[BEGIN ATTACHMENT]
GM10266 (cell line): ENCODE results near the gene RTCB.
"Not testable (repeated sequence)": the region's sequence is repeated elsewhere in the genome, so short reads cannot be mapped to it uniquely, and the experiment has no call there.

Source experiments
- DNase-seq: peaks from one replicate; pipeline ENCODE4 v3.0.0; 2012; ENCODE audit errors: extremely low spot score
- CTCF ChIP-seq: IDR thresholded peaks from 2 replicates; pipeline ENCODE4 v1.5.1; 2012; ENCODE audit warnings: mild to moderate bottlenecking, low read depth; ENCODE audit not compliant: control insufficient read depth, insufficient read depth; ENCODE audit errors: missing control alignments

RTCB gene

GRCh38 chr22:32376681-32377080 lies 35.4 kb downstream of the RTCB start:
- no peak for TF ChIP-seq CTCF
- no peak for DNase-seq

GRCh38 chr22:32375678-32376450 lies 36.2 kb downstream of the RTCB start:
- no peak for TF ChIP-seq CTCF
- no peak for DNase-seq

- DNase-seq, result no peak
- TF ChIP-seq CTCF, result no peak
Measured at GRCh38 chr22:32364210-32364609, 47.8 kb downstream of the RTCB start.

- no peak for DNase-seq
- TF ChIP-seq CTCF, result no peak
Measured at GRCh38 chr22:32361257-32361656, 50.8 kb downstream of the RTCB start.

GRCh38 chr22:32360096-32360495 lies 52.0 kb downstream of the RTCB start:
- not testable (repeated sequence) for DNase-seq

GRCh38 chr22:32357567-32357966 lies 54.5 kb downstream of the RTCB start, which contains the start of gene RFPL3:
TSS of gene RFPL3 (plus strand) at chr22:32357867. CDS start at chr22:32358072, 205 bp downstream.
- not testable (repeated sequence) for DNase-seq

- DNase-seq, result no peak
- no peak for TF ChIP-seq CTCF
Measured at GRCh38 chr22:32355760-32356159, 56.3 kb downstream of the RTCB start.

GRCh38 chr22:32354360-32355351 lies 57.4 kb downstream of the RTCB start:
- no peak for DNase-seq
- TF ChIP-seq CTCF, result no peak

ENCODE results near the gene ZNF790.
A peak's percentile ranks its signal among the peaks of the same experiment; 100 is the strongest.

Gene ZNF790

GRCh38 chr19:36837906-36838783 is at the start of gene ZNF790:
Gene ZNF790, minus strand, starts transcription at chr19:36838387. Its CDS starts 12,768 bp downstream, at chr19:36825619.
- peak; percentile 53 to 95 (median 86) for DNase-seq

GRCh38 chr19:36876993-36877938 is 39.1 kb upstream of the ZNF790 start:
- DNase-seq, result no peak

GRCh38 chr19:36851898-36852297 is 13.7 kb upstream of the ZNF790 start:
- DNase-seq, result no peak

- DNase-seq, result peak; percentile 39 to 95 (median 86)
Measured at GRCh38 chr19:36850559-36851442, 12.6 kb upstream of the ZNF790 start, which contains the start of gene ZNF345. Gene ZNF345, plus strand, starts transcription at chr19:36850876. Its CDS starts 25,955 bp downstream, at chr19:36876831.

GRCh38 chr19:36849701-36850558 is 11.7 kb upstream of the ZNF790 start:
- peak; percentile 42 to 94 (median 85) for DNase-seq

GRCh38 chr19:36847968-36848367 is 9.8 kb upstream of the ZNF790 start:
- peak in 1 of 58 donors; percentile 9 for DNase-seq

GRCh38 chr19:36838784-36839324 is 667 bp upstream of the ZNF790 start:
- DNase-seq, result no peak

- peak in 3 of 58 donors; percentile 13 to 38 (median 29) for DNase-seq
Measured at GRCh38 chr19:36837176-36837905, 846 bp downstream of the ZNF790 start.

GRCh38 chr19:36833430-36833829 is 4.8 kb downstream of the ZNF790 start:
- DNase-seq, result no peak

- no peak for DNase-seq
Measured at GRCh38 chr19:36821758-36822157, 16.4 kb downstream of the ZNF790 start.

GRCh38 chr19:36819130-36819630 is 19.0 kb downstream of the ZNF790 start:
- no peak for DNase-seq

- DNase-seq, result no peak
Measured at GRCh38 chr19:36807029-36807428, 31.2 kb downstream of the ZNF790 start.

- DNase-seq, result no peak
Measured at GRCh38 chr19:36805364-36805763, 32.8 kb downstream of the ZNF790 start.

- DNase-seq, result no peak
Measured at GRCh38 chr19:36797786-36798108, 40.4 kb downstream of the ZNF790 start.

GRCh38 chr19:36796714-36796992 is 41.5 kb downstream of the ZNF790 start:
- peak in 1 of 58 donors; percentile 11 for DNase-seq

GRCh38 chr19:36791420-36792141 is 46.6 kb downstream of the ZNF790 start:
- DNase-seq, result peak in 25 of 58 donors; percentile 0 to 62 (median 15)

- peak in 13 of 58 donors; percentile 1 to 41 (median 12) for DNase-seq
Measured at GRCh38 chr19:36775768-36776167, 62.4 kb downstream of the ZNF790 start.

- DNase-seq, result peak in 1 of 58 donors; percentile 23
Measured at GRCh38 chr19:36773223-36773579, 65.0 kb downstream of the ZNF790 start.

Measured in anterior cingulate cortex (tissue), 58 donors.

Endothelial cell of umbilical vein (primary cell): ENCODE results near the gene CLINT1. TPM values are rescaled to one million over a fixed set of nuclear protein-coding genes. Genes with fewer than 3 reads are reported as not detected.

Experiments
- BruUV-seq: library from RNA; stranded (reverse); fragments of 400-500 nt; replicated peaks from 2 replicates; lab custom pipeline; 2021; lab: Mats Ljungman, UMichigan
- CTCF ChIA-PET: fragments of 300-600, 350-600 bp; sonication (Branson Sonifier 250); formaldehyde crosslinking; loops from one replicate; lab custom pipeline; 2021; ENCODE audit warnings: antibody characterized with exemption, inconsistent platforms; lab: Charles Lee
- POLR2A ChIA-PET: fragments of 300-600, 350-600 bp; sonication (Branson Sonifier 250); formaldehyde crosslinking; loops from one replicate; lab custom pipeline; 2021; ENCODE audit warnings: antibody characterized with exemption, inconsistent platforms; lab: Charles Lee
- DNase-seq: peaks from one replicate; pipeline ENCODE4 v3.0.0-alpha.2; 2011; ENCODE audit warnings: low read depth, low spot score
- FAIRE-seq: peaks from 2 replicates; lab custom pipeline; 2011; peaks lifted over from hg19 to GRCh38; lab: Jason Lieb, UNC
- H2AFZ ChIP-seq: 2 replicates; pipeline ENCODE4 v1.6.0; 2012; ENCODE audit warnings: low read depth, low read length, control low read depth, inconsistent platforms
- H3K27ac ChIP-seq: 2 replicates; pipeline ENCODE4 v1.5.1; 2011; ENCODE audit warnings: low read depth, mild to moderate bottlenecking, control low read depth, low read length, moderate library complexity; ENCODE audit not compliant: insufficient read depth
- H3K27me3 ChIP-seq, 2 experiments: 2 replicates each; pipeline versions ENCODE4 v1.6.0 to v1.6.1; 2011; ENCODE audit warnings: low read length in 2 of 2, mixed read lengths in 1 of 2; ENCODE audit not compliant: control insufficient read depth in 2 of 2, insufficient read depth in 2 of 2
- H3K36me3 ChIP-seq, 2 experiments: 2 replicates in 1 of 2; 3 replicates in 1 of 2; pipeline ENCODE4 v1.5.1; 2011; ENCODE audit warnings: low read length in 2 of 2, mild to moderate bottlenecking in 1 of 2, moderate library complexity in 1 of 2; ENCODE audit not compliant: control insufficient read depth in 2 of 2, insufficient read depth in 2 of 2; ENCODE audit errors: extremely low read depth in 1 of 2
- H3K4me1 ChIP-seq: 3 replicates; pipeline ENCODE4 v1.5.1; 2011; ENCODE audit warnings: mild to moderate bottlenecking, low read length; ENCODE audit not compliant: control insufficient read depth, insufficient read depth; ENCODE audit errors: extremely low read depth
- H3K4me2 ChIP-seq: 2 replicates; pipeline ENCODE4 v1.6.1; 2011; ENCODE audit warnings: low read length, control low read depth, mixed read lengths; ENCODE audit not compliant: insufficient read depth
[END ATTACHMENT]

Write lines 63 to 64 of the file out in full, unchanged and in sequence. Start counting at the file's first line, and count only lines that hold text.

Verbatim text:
- peak in 1 of 58 donors; percentile 11 for DNase-seq

GRCh38 chr19:36791420-36792141 is 46.6 kb downstream of the ZNF790 start: